So I, I mean, you know, a lot of organizations think it's actually safer not to do the analysis than to do it. And that comes from the fact that, you know, from a legislative perspective, doing pay equity analysis can be discoverable, in the event of an equal pay claim against your organization. So if, if I, as a claimant, came to you as the organization, I could potentially ask to have access to any pay equity analysis that's done to try and prove my case. So for many organizations, they've just said it's just too dangerous to actually do the analysis in the first place. The issue is that that risk doesn't go away, you know, just because you're not doing the analysis that -- for the reasons we just said earlier, those pay equity issues are just compounding over time. And there's an even bigger risk there, which is around your employer brand, you know, your, your employees, your customers, your shareholders all have a much higher level of expectation now around how you are performing from a fair-pay perspective.
Ella Washington 31:19
So the issue of pay transparency is one that many organizations are trying to tackle. And I really appreciate all the information that Payscale has put out on what is pay transparency? It's more than just, you know, letting everybody know who makes what an organization. So what, how do you describe pay transparency, and what are the things that organizations can do to be more transparent about communicating their pay?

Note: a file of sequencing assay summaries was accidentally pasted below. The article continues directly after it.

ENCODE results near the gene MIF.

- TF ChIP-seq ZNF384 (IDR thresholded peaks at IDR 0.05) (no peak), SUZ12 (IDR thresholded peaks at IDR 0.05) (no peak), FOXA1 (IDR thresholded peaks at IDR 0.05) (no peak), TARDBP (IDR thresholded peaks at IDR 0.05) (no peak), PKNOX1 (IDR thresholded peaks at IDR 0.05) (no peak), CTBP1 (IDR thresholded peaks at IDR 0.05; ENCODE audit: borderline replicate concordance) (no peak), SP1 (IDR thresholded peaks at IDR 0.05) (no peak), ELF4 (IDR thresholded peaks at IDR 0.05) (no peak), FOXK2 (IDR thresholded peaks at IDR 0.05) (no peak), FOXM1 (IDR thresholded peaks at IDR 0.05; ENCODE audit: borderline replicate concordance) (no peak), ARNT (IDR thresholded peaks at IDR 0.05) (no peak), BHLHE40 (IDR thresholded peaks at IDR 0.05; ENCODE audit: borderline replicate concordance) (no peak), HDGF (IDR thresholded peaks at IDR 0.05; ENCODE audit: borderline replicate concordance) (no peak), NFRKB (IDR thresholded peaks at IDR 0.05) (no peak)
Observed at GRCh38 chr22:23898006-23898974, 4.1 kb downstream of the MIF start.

Ruth Thomas 31:48
Well, pay transparency isn't about knowing what everybody in the organization is paid, on an individual basis. So it's not about me knowing what you're paid or what, you know what, what the person next door to me is being paid. It's really, there's a, there's a number of strategies that you can deploy, from a pay transparency perspective. But it's generally opening up an understanding around how pay decisions are made in the organization, so that managers making pay decisions and employees on the receiving end of those understand how their pay is determined; how their pay can be progressed; and how their pay compares to their peers' or, or to the market. You know, those are traditionally the three things people want to know about their pay. So we're seeing, you know, many more organizations trying to decide where they want to sit on the transparency continuum.
Ruth Thomas 32:43